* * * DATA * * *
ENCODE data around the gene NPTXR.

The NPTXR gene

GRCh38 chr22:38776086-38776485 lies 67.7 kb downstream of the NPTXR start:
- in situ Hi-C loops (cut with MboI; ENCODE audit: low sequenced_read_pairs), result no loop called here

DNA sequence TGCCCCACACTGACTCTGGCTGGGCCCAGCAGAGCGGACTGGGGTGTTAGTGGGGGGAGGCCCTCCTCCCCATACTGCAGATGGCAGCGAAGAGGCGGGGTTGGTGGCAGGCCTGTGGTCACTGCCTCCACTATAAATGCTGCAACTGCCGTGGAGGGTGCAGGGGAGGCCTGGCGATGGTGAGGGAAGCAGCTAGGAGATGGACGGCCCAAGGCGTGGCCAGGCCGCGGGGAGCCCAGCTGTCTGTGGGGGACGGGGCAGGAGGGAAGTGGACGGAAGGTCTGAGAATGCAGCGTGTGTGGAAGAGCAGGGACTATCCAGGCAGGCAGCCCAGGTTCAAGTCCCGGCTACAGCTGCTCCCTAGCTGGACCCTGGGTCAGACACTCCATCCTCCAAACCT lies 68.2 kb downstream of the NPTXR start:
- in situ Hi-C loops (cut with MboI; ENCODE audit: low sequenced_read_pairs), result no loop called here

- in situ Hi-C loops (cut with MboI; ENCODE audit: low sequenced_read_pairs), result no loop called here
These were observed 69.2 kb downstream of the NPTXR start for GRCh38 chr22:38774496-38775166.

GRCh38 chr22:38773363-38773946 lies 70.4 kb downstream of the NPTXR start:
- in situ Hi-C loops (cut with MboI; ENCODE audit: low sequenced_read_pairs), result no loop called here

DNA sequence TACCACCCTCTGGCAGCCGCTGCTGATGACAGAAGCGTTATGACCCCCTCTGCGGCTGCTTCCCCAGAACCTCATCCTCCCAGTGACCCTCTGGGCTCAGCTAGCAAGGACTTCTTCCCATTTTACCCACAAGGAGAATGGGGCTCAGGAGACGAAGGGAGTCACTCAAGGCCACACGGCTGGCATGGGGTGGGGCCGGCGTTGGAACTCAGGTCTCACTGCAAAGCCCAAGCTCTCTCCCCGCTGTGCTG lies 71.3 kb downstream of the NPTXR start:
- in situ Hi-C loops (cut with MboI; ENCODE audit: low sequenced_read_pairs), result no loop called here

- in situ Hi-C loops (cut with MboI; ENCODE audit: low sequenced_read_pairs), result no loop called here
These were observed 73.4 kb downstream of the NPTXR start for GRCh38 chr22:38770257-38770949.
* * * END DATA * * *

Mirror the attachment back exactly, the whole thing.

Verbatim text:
ENCODE data around the gene NPTXR.

The NPTXR gene

GRCh38 chr22:38776086-38776485 lies 67.7 kb downstream of the NPTXR start:
- in situ Hi-C loops (cut with MboI; ENCODE audit: low sequenced_read_pairs), result no loop called here

DNA sequence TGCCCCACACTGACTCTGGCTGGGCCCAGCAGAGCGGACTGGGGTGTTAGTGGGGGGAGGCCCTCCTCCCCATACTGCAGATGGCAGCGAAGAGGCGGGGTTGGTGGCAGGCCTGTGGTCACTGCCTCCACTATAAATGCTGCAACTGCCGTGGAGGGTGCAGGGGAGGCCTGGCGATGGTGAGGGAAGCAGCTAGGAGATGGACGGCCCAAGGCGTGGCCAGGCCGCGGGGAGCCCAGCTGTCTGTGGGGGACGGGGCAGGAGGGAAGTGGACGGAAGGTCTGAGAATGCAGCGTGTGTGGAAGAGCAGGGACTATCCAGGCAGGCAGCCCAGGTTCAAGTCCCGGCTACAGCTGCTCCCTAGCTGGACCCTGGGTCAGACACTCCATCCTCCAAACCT lies 68.2 kb downstream of the NPTXR start:
- in situ Hi-C loops (cut with MboI; ENCODE audit: low sequenced_read_pairs), result no loop called here

- in situ Hi-C loops (cut with MboI; ENCODE audit: low sequenced_read_pairs), result no loop called here
These were observed 69.2 kb downstream of the NPTXR start for GRCh38 chr22:38774496-38775166.

GRCh38 chr22:38773363-38773946 lies 70.4 kb downstream of the NPTXR start:
- in situ Hi-C loops (cut with MboI; ENCODE audit: low sequenced_read_pairs), result no loop called here

DNA sequence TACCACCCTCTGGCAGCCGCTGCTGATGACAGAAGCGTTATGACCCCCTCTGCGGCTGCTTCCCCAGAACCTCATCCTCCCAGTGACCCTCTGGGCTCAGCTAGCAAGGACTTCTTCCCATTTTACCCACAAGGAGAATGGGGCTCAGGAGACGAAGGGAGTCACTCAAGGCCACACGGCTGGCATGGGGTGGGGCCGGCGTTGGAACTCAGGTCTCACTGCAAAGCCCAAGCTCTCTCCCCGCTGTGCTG lies 71.3 kb downstream of the NPTXR start:
- in situ Hi-C loops (cut with MboI; ENCODE audit: low sequenced_read_pairs), result no loop called here

- in situ Hi-C loops (cut with MboI; ENCODE audit: low sequenced_read_pairs), result no loop called here
These were observed 73.4 kb downstream of the NPTXR start for GRCh38 chr22:38770257-38770949.